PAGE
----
What are NFTs

What are NFTs

As we enter a new era where the likes of Paris Hilton tries to add her own input on NFT’s, we take a look at the cold facts.

What is blockchain crypto art?

We explain what NFTs are and how this whole blockchain cyrpto art stuff works, the dangers and the false ideals.

What are NFTs

There’s nothing like an explosion in the blockchain news streams to leave you thinking, ’What’s this all about?’. At least that was the reaction I’ve experienced while reading about NFTs being sold for millions. Just as we all thought we knew what the deal was with Crypto and Blockchain, the founder of Twitter put up an autographed tweet for sale as an NFT... So let us dive into this and debunk the myths from the facts!

So you are wondering: what is an NFT?

After literally days of research and hours of reading, we finally know. But be prepared, this could also make you think we are crazier than you first thought.

Okay, let’s start with the basics...

What does NFT stand for?

Non-fungible token.
Yes, that makes it so much clearer

That doesn’t make it any clearer.

True,sorry. ’Non-fungible’ means that it is unique and cannot be replaced with something else. For example, a crypto currency coin (bitcoin) is fungible - trade one of them for another one, and you will have exactly the same thing. A one-of-a-kind item, say a unique drawing, is non-fungible. If you traded it for a different drawing, you would have something completely different.

How do NFTs work?

At a very high level, most NFTs are part of the Ethereum blockchain. Ethereum is a cryptocurrency, like bitcoin or dogecoin, but its blockchain also supports these NFTs, which store extra information that makes them work differently from, say, an ETH coin. It is worth noting that other blockchains can implement their own versions of NFTs. (Some already have.)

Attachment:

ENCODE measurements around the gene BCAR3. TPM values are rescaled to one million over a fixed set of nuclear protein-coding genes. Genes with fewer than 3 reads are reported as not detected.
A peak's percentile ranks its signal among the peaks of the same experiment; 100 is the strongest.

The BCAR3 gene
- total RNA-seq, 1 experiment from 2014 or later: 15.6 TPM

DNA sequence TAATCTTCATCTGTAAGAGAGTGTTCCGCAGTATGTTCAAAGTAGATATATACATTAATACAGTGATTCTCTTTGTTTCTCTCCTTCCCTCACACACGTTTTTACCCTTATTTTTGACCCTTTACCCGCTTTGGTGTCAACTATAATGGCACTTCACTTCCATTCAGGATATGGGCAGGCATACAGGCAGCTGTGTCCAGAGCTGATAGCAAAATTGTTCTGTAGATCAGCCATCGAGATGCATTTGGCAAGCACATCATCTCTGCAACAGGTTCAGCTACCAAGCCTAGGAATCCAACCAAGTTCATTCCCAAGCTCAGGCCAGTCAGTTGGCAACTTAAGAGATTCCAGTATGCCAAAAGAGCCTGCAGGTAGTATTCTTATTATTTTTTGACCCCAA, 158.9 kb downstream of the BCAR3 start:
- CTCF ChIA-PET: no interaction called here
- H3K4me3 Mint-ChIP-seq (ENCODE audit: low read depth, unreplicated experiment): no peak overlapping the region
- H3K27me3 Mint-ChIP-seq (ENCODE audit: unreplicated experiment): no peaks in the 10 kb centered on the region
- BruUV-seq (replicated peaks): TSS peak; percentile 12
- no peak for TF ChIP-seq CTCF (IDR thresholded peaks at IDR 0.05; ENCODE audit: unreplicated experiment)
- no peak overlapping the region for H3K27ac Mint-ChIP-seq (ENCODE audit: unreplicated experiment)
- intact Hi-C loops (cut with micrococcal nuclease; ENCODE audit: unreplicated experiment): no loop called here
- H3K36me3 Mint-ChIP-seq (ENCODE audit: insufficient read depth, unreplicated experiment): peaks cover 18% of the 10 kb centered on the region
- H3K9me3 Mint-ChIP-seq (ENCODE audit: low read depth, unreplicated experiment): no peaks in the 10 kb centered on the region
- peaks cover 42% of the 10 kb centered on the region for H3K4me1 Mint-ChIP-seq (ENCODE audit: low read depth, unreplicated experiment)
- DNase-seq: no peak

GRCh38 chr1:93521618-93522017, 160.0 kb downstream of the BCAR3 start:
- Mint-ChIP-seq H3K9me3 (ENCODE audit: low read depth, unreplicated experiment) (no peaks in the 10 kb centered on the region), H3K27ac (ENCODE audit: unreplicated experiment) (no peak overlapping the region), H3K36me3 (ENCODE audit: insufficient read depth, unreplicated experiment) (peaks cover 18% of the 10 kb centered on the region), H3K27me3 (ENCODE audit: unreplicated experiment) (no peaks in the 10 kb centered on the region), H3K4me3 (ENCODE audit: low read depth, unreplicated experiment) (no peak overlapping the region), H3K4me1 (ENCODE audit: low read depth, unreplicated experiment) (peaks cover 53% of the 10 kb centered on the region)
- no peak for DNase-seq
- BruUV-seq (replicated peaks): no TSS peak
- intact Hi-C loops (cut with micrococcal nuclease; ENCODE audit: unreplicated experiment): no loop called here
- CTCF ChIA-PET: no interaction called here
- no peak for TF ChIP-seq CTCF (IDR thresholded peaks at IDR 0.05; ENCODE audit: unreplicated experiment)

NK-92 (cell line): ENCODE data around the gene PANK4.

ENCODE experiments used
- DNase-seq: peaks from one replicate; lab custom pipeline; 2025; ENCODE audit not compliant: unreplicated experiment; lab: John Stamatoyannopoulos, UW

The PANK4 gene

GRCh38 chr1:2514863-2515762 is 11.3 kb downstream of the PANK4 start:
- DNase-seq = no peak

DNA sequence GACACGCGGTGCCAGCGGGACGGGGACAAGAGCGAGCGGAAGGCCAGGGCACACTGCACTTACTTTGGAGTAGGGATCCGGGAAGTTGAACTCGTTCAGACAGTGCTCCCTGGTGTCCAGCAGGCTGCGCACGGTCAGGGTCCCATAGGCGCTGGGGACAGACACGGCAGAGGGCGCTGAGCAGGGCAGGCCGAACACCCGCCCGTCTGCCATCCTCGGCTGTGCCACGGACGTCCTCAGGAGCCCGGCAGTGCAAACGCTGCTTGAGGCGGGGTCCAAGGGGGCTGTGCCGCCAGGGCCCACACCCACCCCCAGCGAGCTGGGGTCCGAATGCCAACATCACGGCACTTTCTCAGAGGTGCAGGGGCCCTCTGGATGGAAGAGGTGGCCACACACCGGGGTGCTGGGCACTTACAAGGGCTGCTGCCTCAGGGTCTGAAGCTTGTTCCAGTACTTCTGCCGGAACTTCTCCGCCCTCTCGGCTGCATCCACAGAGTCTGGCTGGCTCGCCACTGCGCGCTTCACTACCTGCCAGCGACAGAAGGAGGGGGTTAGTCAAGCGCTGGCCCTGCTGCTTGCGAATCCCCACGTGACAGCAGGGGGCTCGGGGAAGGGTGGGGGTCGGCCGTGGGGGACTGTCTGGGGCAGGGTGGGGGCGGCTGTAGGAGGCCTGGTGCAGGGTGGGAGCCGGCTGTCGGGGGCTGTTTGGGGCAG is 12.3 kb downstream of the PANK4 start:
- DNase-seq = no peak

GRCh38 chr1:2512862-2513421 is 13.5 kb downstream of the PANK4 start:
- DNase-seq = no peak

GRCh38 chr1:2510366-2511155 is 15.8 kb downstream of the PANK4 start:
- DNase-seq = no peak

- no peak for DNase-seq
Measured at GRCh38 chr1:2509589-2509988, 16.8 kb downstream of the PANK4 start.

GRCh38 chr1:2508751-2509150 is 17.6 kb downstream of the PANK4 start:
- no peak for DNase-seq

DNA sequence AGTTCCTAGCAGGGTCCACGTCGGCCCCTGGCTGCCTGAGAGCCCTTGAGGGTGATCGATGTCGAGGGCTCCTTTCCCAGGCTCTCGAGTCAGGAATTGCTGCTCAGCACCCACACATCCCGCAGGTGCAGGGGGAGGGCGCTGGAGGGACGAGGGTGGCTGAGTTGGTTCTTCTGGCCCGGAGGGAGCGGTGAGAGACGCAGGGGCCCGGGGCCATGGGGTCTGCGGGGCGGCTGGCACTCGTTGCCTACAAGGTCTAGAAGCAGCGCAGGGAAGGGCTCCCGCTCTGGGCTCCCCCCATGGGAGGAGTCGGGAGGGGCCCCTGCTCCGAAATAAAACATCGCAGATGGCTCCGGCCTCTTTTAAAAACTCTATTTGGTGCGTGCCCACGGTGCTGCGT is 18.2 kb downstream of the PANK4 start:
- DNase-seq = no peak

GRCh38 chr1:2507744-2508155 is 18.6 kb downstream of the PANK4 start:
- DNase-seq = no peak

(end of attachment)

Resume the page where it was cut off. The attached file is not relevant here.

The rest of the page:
What do NFT owners sell?

NFTs can really be anything digital (such as drawings, a music track, poetry) but a lot of the current excitement is around using the tech to sell digital assets. Imagine you are playing a game, you complete some stage of the game and get some kind of pass card. This could be a NFT, you could trade this to users who need that pass card. A lot of the hype is based now on games that allow you to earn while you play

The Danger of NFT’s!

Ideally NFT’s are designed to give you something that can’t be copied: ownership of the work (though the artist can still retain the copyright and reproduction rights, just like with physical artwork). So the game player, art collector or trader can know this is the genuine item and therefore attach a price to it. The danger here is that you do not really own anything, you own an entry to the blockchain that relates in some way to the item you are buying. You might not own the copyright, you might not even be able to stop the creator duplicating this and selling a second one, or many of them. Digital assets, like anything, will be copied and downloaded for free by people, only a few will pay for them.

What is the point of NFT’s then?

That really depends on what side of the block-chain you sit on, are you an artist (creator) or a buyer (Collector/gamer).

I am the creator.

You might be interested in NFT’s because it gives you a way to sell your work that otherwise might not be open to market sales, if you come up with a really cool digital sticker idea, what are you going to do? Sell it on the e-auction site?

NFT’s have a feature that you can enable that will pay you a percentage every time the NFT is sold or changes hands, making sure that if your work gets traded and popularity balloons, you will see some of that benefit in actual value.

I am a buyer.

One of the obvious benefits of buying art is it lets you financially support artists you like. NFT’s also gets you some basic usage rights, like being able to post the image online or set it as your profile picture. Plus, of course, there are bragging rights that you own the art, with a blockchain entry to back it up. NFT’s can work like any other speculative asset, where you buy it and hope that the value of it goes up one day, so you can sell it for a profit.

So every NFT is unique?

In the boring, technical sense that every NFT is a unique token on the blockchain - Yes. But while it could be like any art/image, where there’s only one definitive actual version, it could also be like a trading card, where there’s 50 or hundreds of numbered copies of the same artwork.


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